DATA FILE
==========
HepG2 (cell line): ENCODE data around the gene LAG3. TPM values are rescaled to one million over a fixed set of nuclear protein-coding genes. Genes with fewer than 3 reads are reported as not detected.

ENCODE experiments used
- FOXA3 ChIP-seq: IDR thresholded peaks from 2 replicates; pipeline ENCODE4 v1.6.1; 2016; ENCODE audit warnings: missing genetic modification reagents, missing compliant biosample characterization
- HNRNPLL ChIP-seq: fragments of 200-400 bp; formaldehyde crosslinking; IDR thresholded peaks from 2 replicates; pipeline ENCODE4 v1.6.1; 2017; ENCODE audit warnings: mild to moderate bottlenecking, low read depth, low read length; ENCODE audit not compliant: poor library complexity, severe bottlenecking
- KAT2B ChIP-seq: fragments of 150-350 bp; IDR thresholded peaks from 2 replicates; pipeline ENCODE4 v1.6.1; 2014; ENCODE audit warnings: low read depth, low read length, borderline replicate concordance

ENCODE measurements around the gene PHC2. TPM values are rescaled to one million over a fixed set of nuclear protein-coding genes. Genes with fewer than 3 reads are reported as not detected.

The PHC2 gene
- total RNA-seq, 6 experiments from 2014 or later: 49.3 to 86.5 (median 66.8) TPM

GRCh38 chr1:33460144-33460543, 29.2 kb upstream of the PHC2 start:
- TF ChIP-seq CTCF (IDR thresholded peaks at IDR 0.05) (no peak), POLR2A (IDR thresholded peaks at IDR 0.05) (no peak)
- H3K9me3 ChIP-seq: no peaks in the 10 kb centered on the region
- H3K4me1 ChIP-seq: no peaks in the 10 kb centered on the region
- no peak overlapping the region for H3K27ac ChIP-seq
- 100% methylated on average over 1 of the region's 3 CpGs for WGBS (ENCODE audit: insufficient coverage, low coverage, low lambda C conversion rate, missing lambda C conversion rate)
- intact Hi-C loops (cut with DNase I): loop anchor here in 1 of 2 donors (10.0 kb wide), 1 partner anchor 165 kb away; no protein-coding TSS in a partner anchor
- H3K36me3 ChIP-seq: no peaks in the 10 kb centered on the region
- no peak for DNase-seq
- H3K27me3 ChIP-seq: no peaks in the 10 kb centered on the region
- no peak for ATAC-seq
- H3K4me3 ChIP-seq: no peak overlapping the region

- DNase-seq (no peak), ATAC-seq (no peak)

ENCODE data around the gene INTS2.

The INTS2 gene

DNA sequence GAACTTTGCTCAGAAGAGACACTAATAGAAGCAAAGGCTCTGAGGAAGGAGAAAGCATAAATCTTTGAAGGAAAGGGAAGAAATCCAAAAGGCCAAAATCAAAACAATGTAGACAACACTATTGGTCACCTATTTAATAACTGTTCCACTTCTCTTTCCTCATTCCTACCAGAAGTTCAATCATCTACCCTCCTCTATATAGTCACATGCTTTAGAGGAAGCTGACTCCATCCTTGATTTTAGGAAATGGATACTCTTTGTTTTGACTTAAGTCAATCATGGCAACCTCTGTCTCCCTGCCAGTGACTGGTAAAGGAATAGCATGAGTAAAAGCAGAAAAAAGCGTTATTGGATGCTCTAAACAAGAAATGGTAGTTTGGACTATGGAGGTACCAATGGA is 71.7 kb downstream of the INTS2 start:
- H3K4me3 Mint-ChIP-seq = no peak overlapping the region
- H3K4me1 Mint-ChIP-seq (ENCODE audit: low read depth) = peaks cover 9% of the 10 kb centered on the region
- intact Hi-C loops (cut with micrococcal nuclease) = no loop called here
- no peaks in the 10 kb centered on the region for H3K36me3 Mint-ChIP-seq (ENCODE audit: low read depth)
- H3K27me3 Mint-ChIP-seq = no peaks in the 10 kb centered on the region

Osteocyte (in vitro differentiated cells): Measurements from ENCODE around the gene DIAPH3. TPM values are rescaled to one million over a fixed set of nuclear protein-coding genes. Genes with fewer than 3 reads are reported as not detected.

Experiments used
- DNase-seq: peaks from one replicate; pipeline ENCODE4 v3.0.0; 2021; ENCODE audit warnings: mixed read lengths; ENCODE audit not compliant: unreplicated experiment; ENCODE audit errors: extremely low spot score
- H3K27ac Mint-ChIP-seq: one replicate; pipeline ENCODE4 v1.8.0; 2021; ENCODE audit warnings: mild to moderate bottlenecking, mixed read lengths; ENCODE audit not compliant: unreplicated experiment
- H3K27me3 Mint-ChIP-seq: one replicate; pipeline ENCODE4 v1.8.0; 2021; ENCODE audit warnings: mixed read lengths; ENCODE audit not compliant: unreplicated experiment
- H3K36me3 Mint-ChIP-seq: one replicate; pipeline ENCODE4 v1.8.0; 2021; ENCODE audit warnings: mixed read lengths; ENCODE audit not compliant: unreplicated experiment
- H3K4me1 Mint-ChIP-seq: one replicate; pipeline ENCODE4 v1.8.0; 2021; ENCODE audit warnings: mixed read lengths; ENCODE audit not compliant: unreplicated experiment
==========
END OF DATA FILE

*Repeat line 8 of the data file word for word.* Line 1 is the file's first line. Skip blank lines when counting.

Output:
- total RNA-seq, 6 experiments from 2014 or later: 49.3 to 86.5 (median 66.8) TPM